Saturday, 9 February 2013

Risdon Cove

Risdon Cove is located on the east bank of the Derwent River, approximately 7 kilometres (4 mi) north of Hobart. It was the site of the first British settlement in Van Diemen's Land, now Tasmania. It was the French which prompted British settlement of Van Diemen’s Land (VDL). Sydney of course was settled in 1788 when the French were active in the Pacific Ocean. By 1803 Napoleon had become dictator and in May that year, Great Britain and France were at war.  The fear was to have a French military and naval settlement at the belly of Port Jackson.  Hence, the urgency to settle VDL.
Chosen for the job, was a young Devon man, by the name of John Bowen.  Bowen came from a distinguished naval family, son of Rear-Admiral James Bowen and brother to George and nephew to Richard, who served as naval officers.
The site had previously been selected and Bowen was under orders from Governor King in Sydney to sail for Risdon Cove, which was named after William Bellamy Risdon, second officer of the ship Duke of Clarence. Risdon served under Lt. John Hayes, who had mapped the area of Risdon Cove and river as early as 1793.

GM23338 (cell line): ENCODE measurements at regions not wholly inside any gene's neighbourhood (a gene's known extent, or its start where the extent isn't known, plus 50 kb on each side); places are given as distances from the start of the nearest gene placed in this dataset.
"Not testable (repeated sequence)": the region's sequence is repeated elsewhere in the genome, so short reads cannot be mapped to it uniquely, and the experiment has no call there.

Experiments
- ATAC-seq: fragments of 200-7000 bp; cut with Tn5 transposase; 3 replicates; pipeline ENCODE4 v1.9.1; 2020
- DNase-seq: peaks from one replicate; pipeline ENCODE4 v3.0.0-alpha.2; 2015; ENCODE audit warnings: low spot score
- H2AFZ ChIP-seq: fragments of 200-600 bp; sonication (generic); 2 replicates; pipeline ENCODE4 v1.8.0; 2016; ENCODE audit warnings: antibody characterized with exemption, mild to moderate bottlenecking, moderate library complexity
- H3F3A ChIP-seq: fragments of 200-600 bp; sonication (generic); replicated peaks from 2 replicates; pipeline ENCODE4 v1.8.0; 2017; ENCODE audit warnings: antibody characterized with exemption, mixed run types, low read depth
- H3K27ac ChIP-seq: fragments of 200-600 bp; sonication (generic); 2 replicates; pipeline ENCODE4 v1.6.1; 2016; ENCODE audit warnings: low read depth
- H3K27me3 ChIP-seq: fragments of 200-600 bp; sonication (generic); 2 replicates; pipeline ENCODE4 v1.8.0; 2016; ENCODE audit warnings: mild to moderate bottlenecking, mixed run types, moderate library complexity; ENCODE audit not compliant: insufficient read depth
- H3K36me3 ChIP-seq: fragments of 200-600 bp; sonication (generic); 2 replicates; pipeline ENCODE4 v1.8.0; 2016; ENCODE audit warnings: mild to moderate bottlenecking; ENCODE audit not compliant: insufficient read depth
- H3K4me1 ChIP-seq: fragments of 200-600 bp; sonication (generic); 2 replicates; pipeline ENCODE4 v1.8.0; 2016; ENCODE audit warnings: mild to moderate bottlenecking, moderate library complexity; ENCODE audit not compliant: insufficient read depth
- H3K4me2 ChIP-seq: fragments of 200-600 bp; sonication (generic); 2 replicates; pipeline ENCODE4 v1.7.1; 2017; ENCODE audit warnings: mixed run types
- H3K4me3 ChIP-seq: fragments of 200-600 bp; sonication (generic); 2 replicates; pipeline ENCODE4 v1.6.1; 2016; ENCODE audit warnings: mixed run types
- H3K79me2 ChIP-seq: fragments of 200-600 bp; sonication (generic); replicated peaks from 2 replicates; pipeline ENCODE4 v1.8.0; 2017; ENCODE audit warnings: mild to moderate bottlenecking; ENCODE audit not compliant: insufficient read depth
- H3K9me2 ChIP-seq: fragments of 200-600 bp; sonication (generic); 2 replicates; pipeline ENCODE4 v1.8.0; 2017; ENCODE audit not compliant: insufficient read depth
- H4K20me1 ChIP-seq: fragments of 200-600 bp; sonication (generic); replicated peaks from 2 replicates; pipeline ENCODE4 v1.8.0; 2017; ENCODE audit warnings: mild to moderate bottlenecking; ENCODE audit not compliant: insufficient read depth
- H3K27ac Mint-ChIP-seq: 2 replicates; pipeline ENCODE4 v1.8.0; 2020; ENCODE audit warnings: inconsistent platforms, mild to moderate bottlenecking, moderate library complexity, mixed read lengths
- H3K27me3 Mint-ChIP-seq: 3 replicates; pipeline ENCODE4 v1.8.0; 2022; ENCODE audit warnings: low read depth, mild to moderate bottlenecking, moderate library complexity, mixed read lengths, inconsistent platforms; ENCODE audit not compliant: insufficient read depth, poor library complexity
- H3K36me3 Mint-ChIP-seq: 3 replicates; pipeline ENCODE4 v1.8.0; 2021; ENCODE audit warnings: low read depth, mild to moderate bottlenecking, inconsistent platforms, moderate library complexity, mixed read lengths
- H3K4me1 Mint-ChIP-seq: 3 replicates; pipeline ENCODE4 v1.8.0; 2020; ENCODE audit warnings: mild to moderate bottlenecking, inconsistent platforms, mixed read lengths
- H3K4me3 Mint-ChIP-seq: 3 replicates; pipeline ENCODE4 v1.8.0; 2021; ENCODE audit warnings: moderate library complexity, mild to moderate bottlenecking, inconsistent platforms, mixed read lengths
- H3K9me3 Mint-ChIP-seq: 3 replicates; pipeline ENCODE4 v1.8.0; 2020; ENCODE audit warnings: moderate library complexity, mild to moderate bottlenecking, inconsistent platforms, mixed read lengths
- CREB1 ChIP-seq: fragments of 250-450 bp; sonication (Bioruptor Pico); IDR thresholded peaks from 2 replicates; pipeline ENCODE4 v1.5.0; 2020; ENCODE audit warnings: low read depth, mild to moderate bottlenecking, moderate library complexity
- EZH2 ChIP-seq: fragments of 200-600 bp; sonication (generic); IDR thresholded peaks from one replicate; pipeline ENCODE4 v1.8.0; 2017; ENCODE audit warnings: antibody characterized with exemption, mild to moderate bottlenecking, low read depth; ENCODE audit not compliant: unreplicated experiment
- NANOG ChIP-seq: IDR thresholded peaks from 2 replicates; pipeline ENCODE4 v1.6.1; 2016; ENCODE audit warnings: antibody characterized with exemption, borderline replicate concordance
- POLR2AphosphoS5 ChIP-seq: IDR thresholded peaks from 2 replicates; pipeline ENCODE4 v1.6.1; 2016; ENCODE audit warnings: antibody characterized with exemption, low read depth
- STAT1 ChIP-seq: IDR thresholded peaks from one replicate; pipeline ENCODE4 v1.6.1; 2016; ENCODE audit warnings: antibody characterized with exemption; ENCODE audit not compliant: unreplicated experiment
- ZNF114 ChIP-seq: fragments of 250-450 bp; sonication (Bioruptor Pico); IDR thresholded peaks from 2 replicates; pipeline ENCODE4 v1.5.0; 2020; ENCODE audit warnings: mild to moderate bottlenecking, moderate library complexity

Two vessels set sail for Risdon Cove, the Albion and Lady Nelson.  The Lady Nelson arrived ahead of the Albion, aboard on which was Lt. Bowen.  On 12th September 1803 he anchored at Risdon Cove.  On October 7, 1803 Governor King was able to write:  “I have this instant heard that Lt. Bowen has landed safely at Risdon Cove in the River Derwent on Van Diemen’s Land. He speaks in high terms of the beneficial settlement.”
While the site was a good one from a defensive point of view, against intrusion of the French and possible attacks by the local Aborigines, it proved far from being “beneficial” in that the soil was poor and water scarce.
Nonetheless, being a very energetic young man, Bowen was busy from the start.  With reluctant convicts and marines, he had the responsibility of organising the colony so that it would eventually survive and hopefully, prosper.  With him was his lover, Martha Hayes, who was described by a visiting Irishman in late 1805, Joseph Holt, as the “prettiest violet that I saw growing at the Derwent.”  Eventually Martha would have two children to John,  Henrietta and later Martha Charlotte.